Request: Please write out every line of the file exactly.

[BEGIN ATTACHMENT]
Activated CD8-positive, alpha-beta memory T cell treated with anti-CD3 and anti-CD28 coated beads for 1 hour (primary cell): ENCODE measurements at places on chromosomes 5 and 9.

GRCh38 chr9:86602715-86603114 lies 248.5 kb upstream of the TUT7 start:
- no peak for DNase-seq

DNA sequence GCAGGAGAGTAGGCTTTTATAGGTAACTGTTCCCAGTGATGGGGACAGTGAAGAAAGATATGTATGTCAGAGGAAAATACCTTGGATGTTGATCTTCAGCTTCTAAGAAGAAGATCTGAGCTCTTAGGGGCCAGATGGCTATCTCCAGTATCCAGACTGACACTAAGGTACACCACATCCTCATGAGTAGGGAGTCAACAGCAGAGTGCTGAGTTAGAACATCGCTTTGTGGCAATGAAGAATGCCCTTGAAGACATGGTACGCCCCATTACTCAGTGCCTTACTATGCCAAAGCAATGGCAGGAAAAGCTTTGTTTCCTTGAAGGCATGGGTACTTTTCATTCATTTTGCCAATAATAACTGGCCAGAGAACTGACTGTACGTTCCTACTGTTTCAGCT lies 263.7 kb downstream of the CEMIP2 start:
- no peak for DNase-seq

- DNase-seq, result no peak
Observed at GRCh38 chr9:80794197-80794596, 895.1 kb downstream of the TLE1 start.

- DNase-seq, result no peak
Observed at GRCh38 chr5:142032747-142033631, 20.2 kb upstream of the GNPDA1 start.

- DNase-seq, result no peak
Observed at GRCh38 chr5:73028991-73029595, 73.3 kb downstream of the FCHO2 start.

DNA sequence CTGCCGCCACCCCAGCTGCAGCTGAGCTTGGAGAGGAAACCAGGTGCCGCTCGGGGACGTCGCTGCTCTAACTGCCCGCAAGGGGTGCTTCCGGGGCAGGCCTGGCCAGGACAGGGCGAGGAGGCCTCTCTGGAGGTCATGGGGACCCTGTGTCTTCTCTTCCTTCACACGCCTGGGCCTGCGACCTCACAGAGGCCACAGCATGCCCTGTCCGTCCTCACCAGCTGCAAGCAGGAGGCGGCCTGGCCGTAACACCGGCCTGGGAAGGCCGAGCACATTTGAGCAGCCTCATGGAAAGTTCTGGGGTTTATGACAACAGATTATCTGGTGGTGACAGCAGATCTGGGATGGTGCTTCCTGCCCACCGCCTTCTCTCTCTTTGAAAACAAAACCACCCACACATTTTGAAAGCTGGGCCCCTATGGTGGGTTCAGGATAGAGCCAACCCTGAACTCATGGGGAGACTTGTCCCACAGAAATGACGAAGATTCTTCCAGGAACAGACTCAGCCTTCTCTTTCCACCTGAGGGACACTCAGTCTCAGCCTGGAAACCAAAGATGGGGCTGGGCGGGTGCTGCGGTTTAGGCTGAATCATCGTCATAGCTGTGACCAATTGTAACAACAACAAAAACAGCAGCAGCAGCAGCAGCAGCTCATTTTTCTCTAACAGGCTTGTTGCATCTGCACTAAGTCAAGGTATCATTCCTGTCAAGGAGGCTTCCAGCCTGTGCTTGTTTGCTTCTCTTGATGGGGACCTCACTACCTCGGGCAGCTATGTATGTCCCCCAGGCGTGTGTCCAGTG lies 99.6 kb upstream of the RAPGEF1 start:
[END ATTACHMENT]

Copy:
Activated CD8-positive, alpha-beta memory T cell treated with anti-CD3 and anti-CD28 coated beads for 1 hour (primary cell): ENCODE measurements at places on chromosomes 5 and 9.

GRCh38 chr9:86602715-86603114 lies 248.5 kb upstream of the TUT7 start:
- no peak for DNase-seq

DNA sequence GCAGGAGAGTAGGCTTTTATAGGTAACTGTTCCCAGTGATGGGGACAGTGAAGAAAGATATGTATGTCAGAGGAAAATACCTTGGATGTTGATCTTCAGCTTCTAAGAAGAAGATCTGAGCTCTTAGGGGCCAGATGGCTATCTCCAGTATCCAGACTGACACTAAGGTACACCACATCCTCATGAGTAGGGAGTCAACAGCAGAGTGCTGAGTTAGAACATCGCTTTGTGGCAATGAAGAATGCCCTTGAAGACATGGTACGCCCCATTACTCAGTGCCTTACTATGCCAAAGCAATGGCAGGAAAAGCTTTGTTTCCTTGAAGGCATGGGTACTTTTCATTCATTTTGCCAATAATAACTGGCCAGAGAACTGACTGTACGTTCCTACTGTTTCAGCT lies 263.7 kb downstream of the CEMIP2 start:
- no peak for DNase-seq

- DNase-seq, result no peak
Observed at GRCh38 chr9:80794197-80794596, 895.1 kb downstream of the TLE1 start.

- DNase-seq, result no peak
Observed at GRCh38 chr5:142032747-142033631, 20.2 kb upstream of the GNPDA1 start.

- DNase-seq, result no peak
Observed at GRCh38 chr5:73028991-73029595, 73.3 kb downstream of the FCHO2 start.

DNA sequence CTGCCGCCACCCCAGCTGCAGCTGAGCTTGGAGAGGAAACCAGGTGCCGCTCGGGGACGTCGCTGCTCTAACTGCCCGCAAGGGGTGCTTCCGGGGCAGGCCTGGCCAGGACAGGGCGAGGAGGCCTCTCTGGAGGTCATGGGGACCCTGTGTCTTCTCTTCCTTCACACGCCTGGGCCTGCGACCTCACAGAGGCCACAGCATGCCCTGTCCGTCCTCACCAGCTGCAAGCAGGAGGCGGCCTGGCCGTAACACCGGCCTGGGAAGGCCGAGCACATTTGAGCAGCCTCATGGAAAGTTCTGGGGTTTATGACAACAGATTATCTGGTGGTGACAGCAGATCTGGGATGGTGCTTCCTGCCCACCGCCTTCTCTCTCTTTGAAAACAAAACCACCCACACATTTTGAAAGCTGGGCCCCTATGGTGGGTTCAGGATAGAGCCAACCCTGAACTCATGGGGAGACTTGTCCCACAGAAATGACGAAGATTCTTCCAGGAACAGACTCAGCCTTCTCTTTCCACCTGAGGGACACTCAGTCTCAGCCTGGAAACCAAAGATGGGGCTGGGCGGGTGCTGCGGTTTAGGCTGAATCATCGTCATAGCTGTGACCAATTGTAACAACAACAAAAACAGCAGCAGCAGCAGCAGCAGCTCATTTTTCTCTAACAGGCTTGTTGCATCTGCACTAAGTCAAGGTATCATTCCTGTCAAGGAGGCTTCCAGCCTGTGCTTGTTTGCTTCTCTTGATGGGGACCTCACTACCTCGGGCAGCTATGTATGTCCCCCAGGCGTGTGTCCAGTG lies 99.6 kb upstream of the RAPGEF1 start: